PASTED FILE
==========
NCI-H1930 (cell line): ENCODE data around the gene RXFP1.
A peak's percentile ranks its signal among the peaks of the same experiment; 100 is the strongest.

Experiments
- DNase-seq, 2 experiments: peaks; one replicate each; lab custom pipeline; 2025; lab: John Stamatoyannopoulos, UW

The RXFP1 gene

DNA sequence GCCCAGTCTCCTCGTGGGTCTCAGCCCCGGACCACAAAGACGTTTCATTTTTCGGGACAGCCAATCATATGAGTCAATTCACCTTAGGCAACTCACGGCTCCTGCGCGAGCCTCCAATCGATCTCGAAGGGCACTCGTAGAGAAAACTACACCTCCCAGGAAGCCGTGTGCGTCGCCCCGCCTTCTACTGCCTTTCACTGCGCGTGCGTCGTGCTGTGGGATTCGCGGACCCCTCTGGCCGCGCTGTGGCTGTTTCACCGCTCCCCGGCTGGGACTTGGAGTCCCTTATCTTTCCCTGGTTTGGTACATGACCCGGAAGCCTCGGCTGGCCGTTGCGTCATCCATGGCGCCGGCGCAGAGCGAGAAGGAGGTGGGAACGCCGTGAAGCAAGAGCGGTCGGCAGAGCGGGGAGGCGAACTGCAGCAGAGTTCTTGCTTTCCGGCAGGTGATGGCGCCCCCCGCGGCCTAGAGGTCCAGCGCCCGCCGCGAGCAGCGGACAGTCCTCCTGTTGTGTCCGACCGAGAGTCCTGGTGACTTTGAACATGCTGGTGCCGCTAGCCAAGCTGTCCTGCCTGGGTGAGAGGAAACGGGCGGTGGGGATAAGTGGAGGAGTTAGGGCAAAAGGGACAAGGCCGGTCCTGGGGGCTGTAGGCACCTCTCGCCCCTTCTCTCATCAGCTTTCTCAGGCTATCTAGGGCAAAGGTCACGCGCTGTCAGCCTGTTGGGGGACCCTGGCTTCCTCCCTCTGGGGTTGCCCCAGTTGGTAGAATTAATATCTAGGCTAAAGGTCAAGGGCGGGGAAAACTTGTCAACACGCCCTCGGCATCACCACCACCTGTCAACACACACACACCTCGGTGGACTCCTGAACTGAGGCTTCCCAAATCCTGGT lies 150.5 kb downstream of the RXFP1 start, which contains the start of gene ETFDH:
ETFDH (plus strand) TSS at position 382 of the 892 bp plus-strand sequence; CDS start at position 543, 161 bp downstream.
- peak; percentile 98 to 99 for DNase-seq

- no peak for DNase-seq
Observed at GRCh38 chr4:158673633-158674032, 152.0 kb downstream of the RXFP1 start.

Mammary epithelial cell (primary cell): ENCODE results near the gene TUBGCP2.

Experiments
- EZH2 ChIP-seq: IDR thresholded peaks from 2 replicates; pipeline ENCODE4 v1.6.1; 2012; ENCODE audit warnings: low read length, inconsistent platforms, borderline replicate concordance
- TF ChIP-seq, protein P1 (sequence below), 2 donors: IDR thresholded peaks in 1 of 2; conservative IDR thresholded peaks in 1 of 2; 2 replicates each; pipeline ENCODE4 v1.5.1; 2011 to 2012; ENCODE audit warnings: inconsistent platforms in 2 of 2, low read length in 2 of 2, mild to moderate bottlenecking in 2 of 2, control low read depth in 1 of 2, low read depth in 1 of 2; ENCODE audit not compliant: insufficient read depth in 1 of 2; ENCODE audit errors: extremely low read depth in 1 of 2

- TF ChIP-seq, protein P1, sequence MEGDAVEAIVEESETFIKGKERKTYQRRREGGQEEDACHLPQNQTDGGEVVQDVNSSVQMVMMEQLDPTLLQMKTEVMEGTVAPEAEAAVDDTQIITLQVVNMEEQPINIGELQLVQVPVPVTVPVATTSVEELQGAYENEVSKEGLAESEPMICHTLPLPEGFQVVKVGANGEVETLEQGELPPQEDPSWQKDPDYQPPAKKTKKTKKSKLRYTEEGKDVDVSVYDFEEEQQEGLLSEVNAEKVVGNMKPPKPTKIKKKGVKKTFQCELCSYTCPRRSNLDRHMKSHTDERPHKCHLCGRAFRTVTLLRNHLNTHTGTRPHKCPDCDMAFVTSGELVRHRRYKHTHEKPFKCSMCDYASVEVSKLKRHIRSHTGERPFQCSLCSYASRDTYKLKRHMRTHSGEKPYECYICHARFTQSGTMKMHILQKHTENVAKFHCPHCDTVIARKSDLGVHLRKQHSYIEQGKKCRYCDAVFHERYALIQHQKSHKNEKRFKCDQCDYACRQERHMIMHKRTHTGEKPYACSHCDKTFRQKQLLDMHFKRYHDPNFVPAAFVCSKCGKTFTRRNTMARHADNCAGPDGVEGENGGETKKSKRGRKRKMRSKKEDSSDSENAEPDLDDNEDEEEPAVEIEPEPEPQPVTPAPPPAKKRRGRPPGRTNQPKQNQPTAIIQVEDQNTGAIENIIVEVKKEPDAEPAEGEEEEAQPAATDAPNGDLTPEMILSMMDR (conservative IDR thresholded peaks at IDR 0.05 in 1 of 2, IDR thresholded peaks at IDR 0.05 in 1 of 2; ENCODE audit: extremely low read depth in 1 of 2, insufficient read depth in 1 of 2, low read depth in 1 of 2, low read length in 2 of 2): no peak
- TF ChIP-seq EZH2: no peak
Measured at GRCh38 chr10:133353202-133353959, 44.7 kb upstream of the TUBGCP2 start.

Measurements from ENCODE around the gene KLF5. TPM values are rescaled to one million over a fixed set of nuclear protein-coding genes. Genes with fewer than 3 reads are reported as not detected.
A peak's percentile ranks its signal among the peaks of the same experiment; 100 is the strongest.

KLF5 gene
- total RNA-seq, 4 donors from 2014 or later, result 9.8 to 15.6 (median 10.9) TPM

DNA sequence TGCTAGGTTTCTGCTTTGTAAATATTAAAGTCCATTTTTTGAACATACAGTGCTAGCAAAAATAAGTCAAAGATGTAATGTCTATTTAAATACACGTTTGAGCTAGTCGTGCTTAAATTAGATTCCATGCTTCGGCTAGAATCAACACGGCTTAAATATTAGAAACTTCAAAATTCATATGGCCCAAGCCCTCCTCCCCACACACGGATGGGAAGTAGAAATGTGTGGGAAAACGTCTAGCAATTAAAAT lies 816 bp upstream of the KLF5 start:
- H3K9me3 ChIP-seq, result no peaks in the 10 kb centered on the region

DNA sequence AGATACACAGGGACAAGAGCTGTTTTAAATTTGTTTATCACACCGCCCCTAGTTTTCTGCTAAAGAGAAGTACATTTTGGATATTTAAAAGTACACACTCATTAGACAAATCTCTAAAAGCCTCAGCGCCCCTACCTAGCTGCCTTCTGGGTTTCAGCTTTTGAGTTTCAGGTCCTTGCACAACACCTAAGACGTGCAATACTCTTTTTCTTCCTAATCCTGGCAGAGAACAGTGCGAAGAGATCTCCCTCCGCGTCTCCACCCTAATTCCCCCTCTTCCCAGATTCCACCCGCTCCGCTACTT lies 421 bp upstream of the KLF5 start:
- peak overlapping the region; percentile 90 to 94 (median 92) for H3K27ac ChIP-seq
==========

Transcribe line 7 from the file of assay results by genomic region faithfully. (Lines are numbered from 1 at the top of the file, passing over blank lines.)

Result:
ETFDH (plus strand) TSS at position 382 of the 892 bp plus-strand sequence; CDS start at position 543, 161 bp downstream.